Is it at all possible that the coming of Narendra Modi and the articulate and amplified polarisation we are witnessing could well outlast his reign as Prime Minister and raise India's 1.2 billion people to a new level of political awareness?
Writing in the Washington Post Writers Group, EJ Dionne uses much the same logic to dredge for comfort in the runaway Donald Trump presidency. His quote is startlingly close to what many Indians (and not just the intellectually privileged) are thinking if not saying.
"The Trump jolt has done more than force the country to a necessary reckoning. It has also called forth a wave of activism, organising and, perhaps most important, a new engagement by millions of Americans in politics at all levels."
You could just take this motif of intent and transfer it to India.
Courtesy the instant coffee texture of social platforms and the thousands of amateur bloggers having their own loyal readers, never has the field of opinion been so vast, varied and aggressive.
It has to be said the beginnings for these two democratically elected leaders were hugely different. Modi came in on a white horse, a messiah and a savior and a man of grand promise. Trump trotted in a dappled mule, his victory generating a shock wave even as it massaged the prejudices and peeves of middle America and the southern states.
But now, three years down the line, the Modi magic has slipped a little. Not so much through Modi's own acts of omission or commission but by the sheer force of events on public opinion sculpted by unemployment, rising prices, a confusing demonetisation and GST imposition and a racial and religious divide that has never been so introverted and harsh. In fact, the standard Hindu-Muslim communalism has taken a back seat.
Add to this, the BJP protectionism of chief ministers like Manohar Lal Khattar and Yogi Adityanath, the resurrection (albeit partially) by default of a Congress on life support, the fear in many states of lawlessness and a miasma of uncertainty over freedom of expression and the muzzling of the media have collectively generated a hostile front that attracts attention and is getting through to the masses.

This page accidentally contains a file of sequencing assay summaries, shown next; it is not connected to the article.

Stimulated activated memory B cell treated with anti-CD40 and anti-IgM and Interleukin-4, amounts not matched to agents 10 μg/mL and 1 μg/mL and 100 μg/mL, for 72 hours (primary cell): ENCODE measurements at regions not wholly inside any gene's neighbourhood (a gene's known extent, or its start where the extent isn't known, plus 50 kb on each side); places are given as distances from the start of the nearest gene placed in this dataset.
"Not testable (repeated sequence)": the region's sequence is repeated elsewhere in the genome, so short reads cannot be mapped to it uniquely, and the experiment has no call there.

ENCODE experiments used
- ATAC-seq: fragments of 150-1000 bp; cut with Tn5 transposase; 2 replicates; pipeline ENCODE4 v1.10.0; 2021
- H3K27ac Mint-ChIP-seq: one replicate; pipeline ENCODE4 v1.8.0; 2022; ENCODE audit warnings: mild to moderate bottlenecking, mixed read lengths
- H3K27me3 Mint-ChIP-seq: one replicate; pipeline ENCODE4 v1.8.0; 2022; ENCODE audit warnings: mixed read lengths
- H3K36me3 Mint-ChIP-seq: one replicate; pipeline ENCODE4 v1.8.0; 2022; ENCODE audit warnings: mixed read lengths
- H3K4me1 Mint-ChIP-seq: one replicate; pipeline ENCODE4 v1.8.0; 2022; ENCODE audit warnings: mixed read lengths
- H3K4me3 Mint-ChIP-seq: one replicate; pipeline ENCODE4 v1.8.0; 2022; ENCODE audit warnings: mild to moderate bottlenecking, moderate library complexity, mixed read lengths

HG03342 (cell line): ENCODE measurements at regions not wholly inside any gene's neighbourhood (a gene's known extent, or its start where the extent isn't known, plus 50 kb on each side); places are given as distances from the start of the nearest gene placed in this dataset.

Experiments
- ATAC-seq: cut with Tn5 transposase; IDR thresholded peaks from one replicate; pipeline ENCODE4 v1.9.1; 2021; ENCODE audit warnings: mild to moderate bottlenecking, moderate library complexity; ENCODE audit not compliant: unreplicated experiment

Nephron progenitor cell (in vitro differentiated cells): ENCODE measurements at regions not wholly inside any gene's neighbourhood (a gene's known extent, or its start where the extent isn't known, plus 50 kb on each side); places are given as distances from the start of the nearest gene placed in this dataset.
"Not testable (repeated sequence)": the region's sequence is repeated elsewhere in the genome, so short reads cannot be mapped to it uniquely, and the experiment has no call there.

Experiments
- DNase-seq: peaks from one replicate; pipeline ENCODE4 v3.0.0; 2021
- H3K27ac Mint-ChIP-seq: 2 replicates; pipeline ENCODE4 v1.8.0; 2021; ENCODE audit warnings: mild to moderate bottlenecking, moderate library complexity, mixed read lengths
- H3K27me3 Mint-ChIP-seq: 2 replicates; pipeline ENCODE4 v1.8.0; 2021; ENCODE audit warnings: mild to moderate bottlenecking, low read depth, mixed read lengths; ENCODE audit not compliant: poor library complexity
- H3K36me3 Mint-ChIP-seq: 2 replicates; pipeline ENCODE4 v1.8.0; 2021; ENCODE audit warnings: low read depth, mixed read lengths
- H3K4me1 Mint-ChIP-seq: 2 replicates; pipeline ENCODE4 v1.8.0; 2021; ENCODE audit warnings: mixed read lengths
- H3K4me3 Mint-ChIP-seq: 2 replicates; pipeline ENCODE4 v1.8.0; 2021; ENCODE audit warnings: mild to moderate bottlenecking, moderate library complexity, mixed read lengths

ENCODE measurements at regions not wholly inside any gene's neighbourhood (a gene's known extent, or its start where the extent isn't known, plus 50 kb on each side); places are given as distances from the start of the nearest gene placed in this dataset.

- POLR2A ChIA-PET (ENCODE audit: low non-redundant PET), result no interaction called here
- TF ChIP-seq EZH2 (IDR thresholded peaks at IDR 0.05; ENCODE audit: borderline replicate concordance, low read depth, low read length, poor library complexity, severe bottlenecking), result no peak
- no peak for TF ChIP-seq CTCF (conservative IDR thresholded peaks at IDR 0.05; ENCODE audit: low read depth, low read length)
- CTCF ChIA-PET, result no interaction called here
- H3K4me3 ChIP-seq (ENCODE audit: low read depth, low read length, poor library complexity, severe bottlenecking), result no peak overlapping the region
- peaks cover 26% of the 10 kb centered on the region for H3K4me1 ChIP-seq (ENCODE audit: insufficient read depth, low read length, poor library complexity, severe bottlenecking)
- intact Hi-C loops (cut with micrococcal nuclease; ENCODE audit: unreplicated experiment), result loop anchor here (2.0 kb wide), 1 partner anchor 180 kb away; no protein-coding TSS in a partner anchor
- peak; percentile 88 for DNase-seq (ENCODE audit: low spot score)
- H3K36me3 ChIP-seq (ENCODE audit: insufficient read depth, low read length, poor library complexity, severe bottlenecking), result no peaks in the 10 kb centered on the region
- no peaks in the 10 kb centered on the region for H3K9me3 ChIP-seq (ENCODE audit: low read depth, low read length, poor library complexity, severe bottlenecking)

When the parent organisation, as in the RSS, calls on the public to report police harassment of media by order of the BJP then one knows things are not sunny and happy in New Delhi. Foreign policy no longer engages the common man's attention. And the promises given are taken with a pinch of salt and sarcasm.
Trump has a far greater inimical relationship with media but the BJP is not too far behind in this regard. As Trump flings out senior aides like used tissues, Modi also displays impatience with the team. From January 2015 when Foreign Secretary Shujata Singh was dismissed there has been a steady flow of departures.
Recently, former Union finance minister P Chidambaram found himself a willing audience: "Where are jobs? Indirectly, government has admitted its failures. Minister for MSME Kalraj Mishra has been sacked, the skill development minister has been sacked, which means the skill development mission and creating jobs has failed. The labour minister has been sacked because your labour policies have failed," he said and got his media space.
With unemployment being fed by 30,000 new applicants daily the growing numbers of the disenchanted and their ripple effect will hit the BJP adversely. The multiple hikes in petrol prices have already caused deep dismay. All of this indicates extreme change in attitude to the edifice called governance. Confronted by the fragments of the status quo of the past people are now feeling vulnerable. In the USA and in India.
The new awareness is not all good.
Caste is being perpetuated by denial. The Hindutva movement and its various bans have been upsetting. Never has citizen involvement been at such a high. Even the drawing room pundits are galvanised into offering opinion. There is now a 'them' and 'us' element in the workplace, in educational campuses, in the private and public sector, in media, in the employment line, even permeating the rural enclaves.
People in India, as in the US, have stopped being happy. Even the humour is barbed.
Although Modi is no bull in a china shop nor is he on a rampage like Trump, the road of carefully-planned divisiveness he is on might lead to the same destination where the people who look up to them may wonder aloud; why are allowing the fall of this multicultural, multi-lingual multi-faith society into a splintered and intolerant society?
Perhaps both Trump and Modi will leave their nations stronger, more careful, less gullible and earnest in choosing future leaders? That could be a great gift to their nations.
Updated Date: Sep 29, 2017 21:41 PM